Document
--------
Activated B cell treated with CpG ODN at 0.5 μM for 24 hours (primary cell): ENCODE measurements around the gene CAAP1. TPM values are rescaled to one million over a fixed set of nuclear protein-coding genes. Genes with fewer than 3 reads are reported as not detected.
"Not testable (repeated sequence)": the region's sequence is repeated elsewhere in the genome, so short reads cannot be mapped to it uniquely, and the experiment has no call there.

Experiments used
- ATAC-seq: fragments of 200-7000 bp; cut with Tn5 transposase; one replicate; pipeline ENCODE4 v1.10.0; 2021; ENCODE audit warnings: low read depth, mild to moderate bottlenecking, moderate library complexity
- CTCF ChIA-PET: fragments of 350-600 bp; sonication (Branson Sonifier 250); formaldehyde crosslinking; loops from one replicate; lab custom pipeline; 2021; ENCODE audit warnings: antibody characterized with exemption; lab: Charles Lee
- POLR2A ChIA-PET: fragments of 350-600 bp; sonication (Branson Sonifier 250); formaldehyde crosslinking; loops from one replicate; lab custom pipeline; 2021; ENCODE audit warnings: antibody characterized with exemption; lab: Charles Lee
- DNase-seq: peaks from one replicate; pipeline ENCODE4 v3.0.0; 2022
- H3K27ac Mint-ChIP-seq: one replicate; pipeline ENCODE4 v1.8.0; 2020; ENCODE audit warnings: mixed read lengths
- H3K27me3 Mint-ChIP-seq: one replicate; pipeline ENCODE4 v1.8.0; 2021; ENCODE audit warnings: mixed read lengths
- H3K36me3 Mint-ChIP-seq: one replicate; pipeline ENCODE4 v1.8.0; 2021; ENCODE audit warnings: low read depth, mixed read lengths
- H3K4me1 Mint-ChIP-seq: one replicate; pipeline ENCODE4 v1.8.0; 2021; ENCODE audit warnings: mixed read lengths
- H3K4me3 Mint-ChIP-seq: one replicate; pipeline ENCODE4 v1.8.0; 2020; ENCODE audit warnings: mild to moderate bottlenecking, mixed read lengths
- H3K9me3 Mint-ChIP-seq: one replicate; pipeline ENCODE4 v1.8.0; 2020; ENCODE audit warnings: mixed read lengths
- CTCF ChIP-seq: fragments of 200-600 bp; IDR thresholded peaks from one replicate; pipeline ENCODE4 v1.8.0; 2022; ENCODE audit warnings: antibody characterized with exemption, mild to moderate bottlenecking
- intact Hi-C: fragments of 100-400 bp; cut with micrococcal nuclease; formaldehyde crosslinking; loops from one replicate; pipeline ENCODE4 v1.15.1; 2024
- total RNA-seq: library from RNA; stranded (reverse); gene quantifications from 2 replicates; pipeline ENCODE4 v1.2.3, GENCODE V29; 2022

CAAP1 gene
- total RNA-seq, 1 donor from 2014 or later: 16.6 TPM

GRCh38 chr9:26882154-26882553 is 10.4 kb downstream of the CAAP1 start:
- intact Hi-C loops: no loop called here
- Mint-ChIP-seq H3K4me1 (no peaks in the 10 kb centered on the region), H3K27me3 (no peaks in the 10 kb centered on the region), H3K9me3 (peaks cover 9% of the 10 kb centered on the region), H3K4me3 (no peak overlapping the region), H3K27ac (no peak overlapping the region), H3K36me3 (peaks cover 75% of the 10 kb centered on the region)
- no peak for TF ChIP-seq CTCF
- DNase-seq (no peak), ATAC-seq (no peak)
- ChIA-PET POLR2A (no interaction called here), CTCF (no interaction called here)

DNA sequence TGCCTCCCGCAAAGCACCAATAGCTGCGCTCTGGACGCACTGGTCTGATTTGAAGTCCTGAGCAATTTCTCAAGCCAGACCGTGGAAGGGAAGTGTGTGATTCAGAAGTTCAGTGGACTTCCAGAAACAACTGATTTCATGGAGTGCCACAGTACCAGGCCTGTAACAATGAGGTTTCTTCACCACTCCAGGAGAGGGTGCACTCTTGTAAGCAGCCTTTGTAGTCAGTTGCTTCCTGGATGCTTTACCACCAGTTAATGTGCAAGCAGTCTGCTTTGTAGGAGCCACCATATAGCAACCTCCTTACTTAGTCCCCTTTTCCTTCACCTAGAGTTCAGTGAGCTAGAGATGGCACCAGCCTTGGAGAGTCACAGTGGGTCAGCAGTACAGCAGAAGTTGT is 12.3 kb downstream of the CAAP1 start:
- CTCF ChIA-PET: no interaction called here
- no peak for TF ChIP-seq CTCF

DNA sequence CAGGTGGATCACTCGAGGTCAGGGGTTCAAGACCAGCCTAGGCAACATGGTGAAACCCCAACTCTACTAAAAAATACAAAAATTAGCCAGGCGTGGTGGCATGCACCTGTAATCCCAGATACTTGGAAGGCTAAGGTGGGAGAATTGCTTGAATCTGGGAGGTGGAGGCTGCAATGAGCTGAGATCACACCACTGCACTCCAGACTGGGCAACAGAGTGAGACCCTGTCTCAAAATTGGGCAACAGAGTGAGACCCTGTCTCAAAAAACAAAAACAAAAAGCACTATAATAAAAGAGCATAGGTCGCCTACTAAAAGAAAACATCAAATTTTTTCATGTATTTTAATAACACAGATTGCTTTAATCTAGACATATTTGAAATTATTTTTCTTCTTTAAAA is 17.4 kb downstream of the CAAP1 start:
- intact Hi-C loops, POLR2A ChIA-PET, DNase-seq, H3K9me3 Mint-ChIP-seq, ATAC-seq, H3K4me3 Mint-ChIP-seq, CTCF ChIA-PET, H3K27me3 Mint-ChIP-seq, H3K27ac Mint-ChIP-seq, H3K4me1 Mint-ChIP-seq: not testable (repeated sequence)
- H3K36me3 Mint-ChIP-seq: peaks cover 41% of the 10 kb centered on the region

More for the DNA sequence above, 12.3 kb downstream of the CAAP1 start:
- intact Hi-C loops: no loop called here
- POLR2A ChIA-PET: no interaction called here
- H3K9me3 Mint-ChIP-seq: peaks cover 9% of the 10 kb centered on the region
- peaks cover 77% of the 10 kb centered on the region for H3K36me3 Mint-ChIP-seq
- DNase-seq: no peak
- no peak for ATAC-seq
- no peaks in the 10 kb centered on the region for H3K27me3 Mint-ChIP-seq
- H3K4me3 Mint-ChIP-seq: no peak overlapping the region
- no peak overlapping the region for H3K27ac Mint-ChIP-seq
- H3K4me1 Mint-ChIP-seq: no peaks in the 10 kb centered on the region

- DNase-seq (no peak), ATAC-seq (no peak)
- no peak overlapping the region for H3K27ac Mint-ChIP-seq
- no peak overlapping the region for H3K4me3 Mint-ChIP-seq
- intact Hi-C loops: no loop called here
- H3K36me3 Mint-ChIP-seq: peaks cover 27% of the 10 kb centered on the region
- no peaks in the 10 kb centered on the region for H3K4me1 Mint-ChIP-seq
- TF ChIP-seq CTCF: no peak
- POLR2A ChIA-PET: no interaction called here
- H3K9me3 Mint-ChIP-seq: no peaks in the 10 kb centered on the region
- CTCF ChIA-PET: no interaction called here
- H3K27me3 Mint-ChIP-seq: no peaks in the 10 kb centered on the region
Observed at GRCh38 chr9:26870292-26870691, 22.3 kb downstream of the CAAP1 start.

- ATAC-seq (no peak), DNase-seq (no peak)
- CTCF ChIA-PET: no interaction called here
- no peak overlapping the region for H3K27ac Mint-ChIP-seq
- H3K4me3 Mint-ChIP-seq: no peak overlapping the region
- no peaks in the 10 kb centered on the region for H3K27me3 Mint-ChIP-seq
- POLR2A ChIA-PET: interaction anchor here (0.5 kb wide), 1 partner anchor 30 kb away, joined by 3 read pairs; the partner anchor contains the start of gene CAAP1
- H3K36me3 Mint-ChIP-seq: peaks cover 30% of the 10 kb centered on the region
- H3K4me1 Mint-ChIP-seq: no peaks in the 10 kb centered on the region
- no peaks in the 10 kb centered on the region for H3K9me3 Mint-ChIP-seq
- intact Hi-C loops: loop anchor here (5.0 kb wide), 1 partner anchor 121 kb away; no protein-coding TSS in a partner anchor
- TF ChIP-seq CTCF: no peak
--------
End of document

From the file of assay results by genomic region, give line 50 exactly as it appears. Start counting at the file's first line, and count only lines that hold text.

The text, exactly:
- H3K9me3 Mint-ChIP-seq: no peaks in the 10 kb centered on the region